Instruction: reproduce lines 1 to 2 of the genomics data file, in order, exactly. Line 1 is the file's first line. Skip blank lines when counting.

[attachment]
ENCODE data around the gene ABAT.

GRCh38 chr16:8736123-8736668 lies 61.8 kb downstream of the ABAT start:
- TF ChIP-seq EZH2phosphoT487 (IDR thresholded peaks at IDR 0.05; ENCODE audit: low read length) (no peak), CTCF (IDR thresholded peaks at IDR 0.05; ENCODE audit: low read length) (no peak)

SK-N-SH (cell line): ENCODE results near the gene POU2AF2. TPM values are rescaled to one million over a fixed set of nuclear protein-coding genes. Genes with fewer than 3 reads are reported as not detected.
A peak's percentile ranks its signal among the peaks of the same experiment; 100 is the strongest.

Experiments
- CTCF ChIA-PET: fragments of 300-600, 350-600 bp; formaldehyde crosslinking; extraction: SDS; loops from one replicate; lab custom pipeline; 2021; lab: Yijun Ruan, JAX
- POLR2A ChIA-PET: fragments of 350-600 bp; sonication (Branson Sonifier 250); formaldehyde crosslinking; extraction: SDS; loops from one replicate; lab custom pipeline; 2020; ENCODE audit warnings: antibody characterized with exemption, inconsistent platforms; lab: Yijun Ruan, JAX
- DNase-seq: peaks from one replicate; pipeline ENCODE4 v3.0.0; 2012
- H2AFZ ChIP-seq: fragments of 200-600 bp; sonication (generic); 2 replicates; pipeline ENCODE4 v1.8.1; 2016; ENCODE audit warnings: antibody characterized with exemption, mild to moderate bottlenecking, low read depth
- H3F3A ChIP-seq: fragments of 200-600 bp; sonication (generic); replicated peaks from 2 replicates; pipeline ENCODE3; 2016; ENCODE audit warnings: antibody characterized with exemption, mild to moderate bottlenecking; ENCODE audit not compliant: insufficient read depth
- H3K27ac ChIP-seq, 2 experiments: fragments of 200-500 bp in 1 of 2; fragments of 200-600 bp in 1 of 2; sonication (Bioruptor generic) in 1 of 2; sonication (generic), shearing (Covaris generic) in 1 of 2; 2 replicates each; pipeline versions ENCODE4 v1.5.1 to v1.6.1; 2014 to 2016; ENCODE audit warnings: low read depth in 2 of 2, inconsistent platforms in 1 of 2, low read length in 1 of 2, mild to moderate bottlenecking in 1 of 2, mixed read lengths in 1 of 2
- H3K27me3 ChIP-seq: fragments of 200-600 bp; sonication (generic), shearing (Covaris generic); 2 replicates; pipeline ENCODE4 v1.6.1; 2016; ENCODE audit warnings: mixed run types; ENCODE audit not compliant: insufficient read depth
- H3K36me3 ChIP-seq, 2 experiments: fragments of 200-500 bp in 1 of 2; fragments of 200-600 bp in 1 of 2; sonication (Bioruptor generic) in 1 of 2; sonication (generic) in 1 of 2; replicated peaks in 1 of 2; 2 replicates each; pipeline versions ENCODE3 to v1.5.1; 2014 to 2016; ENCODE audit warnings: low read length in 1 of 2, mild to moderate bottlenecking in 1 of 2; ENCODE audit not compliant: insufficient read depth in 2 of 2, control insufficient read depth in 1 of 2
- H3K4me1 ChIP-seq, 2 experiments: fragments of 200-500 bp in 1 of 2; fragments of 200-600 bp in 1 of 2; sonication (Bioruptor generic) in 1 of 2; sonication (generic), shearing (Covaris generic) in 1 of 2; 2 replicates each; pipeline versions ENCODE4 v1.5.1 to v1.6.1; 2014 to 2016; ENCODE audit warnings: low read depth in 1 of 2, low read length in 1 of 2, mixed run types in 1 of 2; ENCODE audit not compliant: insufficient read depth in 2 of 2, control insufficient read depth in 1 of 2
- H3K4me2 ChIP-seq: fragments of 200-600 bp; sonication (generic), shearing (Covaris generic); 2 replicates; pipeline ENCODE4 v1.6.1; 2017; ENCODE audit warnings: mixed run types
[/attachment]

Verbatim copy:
ENCODE data around the gene ABAT.

GRCh38 chr16:8736123-8736668 lies 61.8 kb downstream of the ABAT start: